Device Management: Pointsec Protector software review


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The administration console is intuitive, and multiple tiers of administrative access can be assigned for distributed management. We were able to easily manage users, groups and devices, policies, alerts and encryption, and create and view audits, logs and reports.

Policy ControlA  
We began by editing Protector's default profile through a series of tabs to choose what types of devices and removable media to permit/deny access, define encryption, create email alerts, and assign stringent policies for groups that fell under compliance regulations (e.g., finance) and less stringent for others.

Policies are layered, so the default policy is applied to every group to which it is assigned. When another policy profile is created, it can inherit from the default policy or become a new profile. For example, in the default profile we globally banned iPods and enabled encryption on all USB storage devices. The next policy, while it inherits the default profile, may define access to approved devices, such as portable hard drives, on which encryption from the default policy will be enforced.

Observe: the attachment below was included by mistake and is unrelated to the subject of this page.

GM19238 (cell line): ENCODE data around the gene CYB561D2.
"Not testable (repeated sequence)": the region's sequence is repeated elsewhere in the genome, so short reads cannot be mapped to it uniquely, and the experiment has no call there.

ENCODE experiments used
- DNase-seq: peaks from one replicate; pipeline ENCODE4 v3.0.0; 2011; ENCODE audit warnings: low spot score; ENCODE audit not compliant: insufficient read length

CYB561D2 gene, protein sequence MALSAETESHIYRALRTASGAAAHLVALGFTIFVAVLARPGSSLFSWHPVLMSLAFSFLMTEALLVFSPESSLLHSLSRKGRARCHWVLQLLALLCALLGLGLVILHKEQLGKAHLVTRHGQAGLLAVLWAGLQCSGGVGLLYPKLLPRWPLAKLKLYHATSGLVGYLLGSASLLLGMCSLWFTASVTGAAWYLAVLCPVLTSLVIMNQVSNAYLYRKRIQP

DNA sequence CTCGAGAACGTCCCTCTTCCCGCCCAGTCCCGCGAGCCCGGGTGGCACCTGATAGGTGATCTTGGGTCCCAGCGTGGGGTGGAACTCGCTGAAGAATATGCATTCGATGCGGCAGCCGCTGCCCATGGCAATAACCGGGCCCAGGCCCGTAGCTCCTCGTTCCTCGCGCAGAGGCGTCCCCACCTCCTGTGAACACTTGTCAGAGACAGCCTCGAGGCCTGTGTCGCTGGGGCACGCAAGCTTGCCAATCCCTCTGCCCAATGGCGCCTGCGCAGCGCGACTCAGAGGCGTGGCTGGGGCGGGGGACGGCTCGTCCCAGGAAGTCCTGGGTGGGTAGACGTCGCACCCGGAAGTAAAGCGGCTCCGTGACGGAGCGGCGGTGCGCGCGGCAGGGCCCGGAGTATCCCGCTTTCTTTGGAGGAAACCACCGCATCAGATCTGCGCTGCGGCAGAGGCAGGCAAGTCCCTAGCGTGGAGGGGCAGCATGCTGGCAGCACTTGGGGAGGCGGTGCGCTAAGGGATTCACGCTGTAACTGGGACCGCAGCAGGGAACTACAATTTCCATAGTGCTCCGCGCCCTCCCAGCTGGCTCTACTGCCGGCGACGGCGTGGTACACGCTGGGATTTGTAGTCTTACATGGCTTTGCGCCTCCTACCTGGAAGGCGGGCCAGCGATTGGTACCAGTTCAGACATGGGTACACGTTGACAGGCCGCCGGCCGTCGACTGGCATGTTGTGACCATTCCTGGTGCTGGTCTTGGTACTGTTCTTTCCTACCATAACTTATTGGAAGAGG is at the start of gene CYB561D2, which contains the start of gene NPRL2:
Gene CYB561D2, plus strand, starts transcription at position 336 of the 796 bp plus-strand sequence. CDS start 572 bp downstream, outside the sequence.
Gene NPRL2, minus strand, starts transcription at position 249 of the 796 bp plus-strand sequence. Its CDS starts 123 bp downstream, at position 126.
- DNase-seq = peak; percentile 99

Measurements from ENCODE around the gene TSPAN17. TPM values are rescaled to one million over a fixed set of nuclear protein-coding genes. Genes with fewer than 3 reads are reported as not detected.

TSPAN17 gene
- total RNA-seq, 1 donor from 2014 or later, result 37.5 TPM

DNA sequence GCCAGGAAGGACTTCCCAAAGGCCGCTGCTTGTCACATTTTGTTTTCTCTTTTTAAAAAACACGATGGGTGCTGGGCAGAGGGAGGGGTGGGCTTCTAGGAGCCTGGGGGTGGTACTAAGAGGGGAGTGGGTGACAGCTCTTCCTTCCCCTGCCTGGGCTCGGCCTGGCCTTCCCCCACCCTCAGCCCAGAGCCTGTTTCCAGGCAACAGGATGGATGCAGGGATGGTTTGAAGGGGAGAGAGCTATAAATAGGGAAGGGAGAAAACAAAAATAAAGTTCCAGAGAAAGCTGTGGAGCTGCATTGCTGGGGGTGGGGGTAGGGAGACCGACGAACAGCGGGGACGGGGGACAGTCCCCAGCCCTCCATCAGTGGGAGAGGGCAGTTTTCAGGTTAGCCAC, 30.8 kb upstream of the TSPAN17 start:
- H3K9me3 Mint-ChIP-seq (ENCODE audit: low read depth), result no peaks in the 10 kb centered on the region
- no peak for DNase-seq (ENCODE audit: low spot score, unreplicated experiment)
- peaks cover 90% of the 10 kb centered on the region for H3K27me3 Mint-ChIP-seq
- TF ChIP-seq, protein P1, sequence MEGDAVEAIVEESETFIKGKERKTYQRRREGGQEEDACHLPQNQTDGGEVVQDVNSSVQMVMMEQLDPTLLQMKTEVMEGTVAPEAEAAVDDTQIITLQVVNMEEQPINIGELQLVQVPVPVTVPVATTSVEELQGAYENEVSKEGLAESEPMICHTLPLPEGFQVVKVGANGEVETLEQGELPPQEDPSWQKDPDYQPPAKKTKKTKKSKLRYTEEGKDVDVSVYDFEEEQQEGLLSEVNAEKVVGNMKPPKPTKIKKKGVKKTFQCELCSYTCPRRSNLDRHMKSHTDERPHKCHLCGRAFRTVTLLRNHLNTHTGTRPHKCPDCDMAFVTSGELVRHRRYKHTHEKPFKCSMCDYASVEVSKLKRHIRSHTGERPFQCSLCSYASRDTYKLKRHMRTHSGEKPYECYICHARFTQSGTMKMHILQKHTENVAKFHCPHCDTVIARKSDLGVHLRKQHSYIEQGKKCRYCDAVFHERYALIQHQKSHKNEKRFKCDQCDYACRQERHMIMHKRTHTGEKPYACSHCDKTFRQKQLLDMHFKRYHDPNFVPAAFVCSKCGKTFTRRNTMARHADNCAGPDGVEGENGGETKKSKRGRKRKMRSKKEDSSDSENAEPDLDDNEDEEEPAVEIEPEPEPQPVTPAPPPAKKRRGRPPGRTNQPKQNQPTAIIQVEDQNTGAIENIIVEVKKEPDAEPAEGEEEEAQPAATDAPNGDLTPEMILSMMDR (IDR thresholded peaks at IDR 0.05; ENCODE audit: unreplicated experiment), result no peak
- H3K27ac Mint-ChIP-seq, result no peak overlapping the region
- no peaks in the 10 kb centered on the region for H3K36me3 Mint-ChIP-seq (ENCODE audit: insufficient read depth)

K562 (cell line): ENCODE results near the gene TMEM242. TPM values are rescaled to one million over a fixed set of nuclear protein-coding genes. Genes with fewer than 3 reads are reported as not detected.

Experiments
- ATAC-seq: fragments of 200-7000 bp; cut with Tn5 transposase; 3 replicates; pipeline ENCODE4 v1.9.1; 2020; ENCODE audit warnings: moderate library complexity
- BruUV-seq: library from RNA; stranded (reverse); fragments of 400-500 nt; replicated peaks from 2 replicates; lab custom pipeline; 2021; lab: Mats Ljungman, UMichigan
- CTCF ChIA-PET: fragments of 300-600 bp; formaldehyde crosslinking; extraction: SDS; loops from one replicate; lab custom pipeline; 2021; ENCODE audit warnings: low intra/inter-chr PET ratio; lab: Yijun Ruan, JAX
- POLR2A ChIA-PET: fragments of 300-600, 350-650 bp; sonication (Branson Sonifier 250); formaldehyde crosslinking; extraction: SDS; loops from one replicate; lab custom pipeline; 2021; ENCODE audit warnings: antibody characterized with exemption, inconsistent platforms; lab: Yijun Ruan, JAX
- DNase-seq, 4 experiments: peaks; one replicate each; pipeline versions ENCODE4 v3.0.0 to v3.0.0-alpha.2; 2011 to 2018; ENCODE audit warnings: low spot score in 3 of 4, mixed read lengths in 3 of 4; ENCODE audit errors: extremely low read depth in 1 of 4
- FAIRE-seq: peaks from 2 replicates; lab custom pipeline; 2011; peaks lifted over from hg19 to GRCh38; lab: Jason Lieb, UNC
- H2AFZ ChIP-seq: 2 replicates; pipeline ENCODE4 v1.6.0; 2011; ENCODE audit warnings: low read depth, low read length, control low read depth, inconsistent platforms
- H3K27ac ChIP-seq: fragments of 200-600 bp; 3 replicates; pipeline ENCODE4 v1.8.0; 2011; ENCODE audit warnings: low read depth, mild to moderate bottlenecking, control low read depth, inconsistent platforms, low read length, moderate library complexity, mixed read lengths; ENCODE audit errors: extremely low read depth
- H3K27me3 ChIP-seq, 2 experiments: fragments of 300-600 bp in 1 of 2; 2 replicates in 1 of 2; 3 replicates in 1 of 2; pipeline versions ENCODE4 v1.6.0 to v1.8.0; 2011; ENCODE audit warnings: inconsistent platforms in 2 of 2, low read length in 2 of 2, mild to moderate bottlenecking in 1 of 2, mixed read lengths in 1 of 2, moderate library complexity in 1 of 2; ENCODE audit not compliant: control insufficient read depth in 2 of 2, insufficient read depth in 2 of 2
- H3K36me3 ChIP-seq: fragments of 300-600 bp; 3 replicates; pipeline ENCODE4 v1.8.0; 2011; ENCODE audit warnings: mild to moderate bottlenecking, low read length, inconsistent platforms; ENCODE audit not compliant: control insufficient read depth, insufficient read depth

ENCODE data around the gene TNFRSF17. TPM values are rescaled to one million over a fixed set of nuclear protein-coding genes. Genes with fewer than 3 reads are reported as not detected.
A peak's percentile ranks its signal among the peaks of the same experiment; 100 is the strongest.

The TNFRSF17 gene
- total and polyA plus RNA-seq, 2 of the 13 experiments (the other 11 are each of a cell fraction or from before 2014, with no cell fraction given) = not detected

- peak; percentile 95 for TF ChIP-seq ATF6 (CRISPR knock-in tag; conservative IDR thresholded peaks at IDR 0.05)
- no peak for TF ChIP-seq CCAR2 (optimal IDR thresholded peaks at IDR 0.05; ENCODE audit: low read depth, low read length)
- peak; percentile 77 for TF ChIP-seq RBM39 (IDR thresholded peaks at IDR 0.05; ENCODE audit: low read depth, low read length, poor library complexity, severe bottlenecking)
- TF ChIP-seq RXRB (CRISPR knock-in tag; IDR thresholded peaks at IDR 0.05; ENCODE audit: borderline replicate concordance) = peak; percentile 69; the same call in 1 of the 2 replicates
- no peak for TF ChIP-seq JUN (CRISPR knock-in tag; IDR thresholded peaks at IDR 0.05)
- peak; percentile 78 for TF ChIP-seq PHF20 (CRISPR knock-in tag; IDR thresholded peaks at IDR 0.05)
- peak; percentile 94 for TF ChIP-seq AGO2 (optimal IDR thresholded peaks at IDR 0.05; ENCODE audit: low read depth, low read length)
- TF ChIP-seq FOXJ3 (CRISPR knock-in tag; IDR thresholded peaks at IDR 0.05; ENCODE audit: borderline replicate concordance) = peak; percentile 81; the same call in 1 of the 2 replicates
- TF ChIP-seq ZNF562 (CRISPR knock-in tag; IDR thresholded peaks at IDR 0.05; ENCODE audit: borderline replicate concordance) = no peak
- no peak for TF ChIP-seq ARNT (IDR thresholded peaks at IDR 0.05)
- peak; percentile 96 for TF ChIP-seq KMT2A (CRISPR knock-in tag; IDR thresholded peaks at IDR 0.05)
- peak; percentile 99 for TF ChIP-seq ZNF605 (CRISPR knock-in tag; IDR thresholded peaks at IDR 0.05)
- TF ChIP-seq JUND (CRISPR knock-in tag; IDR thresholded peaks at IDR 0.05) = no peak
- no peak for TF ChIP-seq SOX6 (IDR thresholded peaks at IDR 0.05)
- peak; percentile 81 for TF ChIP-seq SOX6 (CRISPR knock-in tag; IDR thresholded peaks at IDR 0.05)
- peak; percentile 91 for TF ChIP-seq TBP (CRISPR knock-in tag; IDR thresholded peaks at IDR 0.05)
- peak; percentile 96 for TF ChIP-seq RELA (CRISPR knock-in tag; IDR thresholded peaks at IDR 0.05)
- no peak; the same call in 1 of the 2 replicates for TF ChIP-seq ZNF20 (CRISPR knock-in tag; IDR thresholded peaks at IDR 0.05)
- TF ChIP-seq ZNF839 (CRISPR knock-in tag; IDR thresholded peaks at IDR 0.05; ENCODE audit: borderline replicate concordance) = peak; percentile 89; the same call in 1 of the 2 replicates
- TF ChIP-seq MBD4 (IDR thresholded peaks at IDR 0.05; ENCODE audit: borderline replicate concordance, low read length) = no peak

Policies can be assigned on a user, group or device basis. Administrators can restrict the types of files that may be transferred or the launching of unauthorized applications from

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removable media.

Protector uses combinations of whitelists and blacklists to block access to devices and files without any legitimate business purpose, while still allowing users access to critical tools, applications and data defined by brand, model and file type.

Protector excels in logging and reporting. With detailed auditing, administrators can determine what devices are being used and in what way. Alerts are easily set up to be sent via email; we assigned each AD group a different notification recipient simulating department managers being alerted to their employees doing such things as downloading music at work or copying sensitive files to portable media.

Logs can be customized, filtered by column heading and exported to CSV. Reports are equally flexible and can be exported in HTML.

This was first published in October 2007

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